Books started with scrolls in Ancient Egypt. These scrolls were rolled up manuscripts made out of papyrus, a plant native to Egypt, and date back to 2400 BC. Parchment such as calf skin or deer skin appeared later around 600 – 200 BC. Scrolls were used by early civilizations before the invention of the Codex and some scrolls are still in use in religious ceremonies today. Scrolls were reintroduced only for documents of great importance during the 17th Century.
Aside from scrolls, the Ancient Greeks used wax tablets in 200 BC. These tablets could be written on, erased and then reused as people would scrape into the wax and then melt the wax away.
Next came the Codex, which is widely believed to be a Roman invention from the 1st Century. It is an ancient book made out of sheets of vellum, parchment or papyrus, bound together with thread and attached to hard boards (often wood). The earliest surviving fragments from codices come from Egypt, dated between the 1st – 2nd Century. The Codex can be considered the great, great, grandfather of modern book binding.
Cai Lun, a court eunuch from China, is believed to be the first person to invent paper in the 2nd Century. He designed a way to mass produce paper using tree bark, hemp ends, old rags and fish nets.
Illuminated manuscripts appeared around the 7th Century with beautiful, colourful, hand-drawn, illustrations on parchment.
The earliest printed book according to the British Library, is thought to be a Chinese version of the Diamond Sutra, it was printed using a carved block of wood in the 9th Century. This technique is called woodblock printing. However, the first Chinese translation of the Diamond Sutra dates back to the 5th Century, as 4th and 5th Century monks, Asanga and Vasubandhu authored commentaries on its contents.
Western Books from the 5th Century were pages made from folded parchment, sewn onto strong cords and attached to wooden boards, usually covered with leather. These early books were handwritten and had flat spines, rounding of the spine didn’t appear until the 15th Century.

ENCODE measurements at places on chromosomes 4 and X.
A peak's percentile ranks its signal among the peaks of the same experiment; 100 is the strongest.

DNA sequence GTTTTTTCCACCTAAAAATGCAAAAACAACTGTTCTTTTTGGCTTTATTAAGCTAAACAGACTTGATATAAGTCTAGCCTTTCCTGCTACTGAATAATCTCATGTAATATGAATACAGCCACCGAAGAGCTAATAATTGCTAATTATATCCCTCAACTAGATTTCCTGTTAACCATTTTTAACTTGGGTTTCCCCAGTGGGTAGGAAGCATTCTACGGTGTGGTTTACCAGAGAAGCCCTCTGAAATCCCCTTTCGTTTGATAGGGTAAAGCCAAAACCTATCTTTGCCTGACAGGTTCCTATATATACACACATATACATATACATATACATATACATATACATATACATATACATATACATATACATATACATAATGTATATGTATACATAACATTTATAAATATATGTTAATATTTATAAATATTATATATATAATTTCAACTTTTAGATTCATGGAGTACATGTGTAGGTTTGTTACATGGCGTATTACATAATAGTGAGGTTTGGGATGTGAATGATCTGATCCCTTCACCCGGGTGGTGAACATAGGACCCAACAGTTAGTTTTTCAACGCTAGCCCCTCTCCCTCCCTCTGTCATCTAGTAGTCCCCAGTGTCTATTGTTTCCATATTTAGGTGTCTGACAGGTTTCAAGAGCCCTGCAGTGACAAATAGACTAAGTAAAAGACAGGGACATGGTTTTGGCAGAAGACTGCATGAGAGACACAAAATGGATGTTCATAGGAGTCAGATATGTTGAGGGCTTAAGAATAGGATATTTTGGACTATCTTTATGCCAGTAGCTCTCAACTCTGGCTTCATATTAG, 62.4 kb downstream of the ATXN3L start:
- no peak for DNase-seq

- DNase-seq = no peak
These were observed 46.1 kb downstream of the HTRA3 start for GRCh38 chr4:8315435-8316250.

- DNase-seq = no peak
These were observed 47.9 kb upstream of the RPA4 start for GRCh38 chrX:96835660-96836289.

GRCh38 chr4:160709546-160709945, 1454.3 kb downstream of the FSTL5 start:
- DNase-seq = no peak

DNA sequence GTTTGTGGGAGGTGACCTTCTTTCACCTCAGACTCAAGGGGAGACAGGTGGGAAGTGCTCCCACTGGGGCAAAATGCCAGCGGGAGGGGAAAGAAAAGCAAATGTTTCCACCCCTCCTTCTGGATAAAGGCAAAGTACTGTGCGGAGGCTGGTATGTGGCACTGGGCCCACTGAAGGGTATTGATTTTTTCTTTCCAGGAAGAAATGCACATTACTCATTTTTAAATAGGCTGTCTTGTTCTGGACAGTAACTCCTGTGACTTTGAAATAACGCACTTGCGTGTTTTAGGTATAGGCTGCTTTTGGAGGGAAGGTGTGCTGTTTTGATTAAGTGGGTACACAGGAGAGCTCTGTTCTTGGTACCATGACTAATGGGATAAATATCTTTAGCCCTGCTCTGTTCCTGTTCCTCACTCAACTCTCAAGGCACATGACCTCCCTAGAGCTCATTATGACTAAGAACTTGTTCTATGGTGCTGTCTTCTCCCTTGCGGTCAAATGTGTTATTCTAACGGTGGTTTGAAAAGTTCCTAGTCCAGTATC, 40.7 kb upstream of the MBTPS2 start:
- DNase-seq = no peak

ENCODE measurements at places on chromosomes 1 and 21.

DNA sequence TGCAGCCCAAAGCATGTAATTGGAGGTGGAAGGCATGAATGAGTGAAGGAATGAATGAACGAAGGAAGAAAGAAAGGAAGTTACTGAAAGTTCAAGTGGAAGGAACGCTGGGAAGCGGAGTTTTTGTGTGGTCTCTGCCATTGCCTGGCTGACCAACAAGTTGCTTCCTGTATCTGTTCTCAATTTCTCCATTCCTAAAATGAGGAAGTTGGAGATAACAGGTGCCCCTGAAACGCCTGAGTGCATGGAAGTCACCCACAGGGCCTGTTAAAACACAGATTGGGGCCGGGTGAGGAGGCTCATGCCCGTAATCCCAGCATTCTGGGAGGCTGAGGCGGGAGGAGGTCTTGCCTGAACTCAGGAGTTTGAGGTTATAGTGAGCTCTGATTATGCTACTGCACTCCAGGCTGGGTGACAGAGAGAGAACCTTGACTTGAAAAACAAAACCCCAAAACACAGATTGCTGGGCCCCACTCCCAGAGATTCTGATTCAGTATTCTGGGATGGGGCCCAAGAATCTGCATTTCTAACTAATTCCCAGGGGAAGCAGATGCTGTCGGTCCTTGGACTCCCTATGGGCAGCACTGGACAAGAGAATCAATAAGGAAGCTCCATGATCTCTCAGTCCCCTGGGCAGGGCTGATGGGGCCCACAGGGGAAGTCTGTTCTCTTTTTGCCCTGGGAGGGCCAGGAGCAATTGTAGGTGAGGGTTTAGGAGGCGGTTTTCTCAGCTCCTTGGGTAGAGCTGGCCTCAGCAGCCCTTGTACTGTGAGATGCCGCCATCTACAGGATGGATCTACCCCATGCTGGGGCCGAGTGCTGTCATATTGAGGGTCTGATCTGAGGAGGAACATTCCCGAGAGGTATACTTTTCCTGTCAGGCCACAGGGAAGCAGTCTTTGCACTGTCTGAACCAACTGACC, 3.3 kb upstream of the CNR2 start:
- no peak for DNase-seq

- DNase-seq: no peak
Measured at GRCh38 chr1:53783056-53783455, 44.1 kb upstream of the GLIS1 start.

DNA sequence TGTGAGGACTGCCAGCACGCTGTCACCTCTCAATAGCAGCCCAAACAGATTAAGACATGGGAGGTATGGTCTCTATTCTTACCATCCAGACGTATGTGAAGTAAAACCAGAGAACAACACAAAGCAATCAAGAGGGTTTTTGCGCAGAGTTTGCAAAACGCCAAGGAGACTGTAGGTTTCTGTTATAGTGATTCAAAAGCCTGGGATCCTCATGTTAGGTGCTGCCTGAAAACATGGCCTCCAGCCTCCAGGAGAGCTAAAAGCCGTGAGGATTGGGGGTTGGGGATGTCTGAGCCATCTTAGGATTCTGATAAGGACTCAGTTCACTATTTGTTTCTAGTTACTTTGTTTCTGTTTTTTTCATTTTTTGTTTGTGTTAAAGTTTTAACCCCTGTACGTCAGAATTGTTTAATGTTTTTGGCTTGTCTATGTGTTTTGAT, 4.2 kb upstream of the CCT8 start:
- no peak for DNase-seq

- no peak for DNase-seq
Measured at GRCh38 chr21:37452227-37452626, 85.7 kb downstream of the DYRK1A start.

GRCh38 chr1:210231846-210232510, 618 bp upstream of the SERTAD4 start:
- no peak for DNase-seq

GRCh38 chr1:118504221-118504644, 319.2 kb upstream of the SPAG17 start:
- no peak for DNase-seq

Due to folding paper, housing them inside one another, stacking them and then sewing these pages together, this creates a ‘swell’ at the spine of the book. Before the 15th Century, book ‘swell’ was sometimes accommodated by shaping the boards of the books, the inner edges of the boards would be tapered. During the 15th Century rounding and backing was used to round the spine and distribute the ‘swell’, the spine would be hammered to create a mushroom-like shape and a shoulder to house the book boards.
Moveable Type was developed in Europe by a German goldsmith called Johannes Gutenberg in the 15th Century. This revolutionised the writing and printing of information, leading to the invention of the printing press. The earliest moveable type was actually invented by Bi Sheng in China sometime between the 11th and 13th Century, this type was made with wooden blocks and then replaced with ceramic tablets. Metal moveable type was first created in Korea during the 14th Century.
In the 18th Century Chlorine was discovered and later used to bleach the pages of books to give them a uniform, white, clean look.
During the 19th Century printed dust wrappers or dust jackets began to appear on hardcover books.
The earliest paperback books in the U.K. were created in the 19th Century as an alternative to pamphlets. Paperback books were created for the mass-market in the 1930’s, the iconic Penguin paperbacks with their colour-coded spines are still collected today. The spines of these book were glued rather than stapled or sewn, and the pages were usually lower quality paper. This then led to the modern paperback we see in bookshops today.